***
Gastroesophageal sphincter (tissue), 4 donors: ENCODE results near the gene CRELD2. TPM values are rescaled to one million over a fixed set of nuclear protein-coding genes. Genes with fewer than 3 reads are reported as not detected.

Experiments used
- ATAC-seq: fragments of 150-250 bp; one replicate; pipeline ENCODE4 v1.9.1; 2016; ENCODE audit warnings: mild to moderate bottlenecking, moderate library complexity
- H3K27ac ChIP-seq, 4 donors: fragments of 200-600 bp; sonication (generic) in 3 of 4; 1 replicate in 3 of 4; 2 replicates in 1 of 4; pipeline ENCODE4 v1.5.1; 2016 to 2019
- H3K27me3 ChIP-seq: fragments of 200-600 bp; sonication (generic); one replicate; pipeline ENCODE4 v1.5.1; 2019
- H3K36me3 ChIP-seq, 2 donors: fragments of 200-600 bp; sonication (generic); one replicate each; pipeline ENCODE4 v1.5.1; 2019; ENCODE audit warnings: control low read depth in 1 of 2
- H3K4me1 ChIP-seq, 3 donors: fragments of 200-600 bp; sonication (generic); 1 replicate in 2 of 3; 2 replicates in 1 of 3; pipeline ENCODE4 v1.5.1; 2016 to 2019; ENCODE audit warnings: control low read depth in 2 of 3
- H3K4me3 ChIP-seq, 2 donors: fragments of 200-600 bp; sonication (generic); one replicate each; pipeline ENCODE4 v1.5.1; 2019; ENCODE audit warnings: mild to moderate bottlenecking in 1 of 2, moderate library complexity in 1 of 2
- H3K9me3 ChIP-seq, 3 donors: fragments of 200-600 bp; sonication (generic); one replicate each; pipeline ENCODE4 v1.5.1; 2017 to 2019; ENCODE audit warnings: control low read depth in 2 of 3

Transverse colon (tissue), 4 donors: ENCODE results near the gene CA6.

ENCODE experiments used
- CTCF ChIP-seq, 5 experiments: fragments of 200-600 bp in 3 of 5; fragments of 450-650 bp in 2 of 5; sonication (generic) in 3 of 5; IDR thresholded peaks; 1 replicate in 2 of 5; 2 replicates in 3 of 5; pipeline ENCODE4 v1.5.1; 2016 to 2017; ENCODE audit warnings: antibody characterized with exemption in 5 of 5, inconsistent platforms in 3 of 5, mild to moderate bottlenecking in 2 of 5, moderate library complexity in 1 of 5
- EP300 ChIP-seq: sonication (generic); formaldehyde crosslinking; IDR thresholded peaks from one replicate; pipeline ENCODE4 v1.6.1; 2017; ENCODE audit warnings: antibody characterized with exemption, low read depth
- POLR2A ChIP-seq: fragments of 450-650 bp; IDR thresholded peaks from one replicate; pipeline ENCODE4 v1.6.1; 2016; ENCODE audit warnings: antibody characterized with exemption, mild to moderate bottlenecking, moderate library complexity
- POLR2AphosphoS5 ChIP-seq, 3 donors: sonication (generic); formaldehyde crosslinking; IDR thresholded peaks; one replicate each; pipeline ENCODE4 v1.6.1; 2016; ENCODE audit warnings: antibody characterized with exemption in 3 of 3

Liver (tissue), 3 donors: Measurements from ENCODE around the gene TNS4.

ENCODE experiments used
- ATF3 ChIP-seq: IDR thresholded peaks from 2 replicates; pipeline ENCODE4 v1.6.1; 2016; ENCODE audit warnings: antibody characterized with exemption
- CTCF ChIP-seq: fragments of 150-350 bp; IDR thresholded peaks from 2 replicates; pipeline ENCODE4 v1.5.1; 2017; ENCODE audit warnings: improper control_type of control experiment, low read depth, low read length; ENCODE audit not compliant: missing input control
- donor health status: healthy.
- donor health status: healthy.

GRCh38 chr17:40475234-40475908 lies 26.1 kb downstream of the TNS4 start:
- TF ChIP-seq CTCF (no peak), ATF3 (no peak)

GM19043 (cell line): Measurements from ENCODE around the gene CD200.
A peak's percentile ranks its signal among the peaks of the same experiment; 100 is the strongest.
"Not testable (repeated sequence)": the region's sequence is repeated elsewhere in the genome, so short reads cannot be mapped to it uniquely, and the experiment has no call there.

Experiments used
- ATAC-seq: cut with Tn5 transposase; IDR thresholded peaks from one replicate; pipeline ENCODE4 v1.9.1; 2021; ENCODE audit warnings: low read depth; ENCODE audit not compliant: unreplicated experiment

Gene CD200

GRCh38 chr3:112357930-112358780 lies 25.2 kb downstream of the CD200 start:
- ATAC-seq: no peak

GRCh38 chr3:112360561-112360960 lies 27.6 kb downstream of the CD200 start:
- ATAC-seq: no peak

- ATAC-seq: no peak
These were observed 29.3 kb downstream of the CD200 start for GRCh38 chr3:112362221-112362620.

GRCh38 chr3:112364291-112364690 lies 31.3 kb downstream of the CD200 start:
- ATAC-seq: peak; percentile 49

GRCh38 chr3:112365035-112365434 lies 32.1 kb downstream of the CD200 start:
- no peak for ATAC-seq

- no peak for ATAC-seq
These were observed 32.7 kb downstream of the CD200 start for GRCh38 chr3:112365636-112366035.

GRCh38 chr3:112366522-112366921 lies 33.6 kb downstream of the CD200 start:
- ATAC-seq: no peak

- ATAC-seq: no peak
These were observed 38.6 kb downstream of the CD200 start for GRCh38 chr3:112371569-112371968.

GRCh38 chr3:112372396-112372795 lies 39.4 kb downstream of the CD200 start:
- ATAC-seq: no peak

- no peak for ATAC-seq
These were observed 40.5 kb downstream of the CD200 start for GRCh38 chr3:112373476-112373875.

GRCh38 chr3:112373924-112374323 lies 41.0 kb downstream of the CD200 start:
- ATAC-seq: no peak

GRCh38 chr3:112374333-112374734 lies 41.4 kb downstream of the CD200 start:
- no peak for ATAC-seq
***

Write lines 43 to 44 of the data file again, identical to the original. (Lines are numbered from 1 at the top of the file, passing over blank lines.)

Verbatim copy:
- ATAC-seq: no peak

- ATAC-seq: no peak